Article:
Tuesday, August 30, 2011

More on the taking of photos

Here are two followups on my earlier post today on British Airways' claims about photographs. The first via Paola Manzini, concerns US Airways' similar claims. The second, via Ben Edelman, concerns a very recent court victory in the U.S. by the ACLU, regarding citizens' rights to photograph police officers.

Woman thrown off U.S. Airways flight for taking a picture of rude air steward's name tag.
"A photographer was thrown off a U.S. Airways flight and branded a security risk after she took a photo of a rude air steward's name tag so she could complain about her."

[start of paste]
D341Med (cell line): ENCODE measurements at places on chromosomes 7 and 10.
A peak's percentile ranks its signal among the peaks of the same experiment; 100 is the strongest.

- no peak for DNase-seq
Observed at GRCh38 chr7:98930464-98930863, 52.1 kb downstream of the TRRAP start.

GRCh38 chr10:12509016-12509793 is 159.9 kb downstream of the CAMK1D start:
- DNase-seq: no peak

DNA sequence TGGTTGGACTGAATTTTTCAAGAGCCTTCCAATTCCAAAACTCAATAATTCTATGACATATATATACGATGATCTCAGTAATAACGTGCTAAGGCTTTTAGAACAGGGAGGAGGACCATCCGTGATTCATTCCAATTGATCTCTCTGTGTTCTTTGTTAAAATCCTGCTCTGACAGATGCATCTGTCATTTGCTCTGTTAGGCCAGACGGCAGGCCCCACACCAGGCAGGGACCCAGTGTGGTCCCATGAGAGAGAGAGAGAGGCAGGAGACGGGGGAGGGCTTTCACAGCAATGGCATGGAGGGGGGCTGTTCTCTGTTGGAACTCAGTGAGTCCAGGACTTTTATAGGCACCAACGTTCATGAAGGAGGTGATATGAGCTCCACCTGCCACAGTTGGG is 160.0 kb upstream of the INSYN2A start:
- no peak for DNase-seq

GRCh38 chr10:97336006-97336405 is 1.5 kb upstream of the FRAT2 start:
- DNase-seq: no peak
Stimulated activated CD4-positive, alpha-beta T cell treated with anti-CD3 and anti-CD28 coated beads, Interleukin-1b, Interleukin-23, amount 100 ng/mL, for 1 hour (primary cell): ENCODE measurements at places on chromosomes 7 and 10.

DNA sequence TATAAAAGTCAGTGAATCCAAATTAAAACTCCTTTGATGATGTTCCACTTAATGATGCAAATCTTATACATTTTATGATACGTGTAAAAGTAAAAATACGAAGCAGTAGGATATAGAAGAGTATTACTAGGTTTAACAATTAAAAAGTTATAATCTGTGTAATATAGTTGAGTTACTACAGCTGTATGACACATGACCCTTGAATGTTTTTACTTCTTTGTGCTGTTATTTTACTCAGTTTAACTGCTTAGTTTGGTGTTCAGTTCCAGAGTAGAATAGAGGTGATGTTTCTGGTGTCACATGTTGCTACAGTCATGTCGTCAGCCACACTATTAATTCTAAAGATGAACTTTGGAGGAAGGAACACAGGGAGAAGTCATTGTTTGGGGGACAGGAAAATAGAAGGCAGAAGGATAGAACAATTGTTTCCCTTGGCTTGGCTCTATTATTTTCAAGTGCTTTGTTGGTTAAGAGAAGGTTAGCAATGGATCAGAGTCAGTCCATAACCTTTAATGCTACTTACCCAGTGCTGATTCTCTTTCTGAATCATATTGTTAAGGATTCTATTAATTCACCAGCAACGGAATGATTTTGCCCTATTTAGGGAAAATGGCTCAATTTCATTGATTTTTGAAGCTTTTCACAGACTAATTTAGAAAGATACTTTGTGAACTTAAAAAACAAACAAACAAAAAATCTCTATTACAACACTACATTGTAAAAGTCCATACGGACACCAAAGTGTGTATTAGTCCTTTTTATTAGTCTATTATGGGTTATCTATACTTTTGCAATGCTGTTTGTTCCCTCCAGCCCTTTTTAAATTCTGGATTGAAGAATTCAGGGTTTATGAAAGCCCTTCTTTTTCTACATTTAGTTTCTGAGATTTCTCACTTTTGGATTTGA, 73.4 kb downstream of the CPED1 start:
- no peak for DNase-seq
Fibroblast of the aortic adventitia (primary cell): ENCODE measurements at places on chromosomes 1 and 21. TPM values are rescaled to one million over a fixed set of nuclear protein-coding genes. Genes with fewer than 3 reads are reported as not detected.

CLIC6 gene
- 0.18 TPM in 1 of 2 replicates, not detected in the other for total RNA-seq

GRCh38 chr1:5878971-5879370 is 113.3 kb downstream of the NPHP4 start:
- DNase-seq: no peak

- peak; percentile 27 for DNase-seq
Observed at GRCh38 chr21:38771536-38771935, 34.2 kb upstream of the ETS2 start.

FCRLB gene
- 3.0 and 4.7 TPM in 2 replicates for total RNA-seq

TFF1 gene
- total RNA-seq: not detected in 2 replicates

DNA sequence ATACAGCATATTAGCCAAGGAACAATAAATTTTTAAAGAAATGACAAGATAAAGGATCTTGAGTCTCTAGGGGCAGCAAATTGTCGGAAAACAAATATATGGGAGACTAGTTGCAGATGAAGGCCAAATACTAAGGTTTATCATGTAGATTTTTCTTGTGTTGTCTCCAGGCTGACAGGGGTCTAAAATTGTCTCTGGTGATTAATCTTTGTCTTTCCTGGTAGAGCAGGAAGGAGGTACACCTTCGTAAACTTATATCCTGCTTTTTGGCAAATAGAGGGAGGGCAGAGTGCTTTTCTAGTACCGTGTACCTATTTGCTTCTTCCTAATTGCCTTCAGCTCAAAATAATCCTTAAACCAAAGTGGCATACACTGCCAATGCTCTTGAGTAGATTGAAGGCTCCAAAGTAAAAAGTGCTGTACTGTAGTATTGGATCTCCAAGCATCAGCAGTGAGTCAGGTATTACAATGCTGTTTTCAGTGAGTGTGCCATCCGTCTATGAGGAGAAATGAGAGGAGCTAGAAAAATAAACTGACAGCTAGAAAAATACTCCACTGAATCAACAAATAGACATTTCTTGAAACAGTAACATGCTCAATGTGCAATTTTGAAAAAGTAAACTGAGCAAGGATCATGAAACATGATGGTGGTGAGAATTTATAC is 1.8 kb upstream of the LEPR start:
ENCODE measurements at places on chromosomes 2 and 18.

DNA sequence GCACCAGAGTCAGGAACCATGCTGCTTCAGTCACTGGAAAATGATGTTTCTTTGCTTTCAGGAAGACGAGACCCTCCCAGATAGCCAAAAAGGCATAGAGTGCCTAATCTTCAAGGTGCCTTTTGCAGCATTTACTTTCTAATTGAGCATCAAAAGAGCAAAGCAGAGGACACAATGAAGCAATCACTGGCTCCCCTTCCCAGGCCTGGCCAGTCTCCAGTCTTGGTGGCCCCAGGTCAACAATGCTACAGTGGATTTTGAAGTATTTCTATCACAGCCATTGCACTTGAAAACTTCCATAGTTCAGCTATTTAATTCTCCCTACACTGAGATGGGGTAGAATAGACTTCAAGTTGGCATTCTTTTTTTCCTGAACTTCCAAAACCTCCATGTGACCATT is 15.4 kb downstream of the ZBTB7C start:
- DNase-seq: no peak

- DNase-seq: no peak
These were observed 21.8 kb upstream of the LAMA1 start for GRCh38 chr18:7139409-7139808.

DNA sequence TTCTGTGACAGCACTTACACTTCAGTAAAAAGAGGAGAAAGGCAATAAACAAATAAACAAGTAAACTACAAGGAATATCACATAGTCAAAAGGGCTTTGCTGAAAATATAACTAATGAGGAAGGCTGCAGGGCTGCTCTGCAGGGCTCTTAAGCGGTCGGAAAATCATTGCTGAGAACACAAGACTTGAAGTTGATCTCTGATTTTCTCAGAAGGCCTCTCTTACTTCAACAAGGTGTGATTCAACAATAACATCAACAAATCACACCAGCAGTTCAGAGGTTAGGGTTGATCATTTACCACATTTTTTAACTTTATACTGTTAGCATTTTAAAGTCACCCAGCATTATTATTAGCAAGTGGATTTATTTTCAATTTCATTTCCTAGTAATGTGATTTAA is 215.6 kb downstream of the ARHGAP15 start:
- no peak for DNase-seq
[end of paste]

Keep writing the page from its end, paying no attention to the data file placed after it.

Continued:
A Victory for Recording in Public!
"The CMLP is thrilled to report that in the case of Glik v. Cunniffe, which the CMLP has blogged previously and in which the CMLP attempted to file an amicus brief, the U.S. Court of Appeals for the First Circuit has issued a resounding and unanimous opinion in support of the First Amendment right to record the actions of police in public."

1 comment:

ZDH said...

Your juxtaposition of the flight attendant scenarios with the ruling about photographing police officers is begging for a clever explanation as to why they are at all similar.

If I recall (off the top of my head) the police officer ruling used very specific language when it referred to the expected privacy of uniformed public servants. While flight attendants may be uniformed, they are arguably not public, and using the word servant is certainly out of the question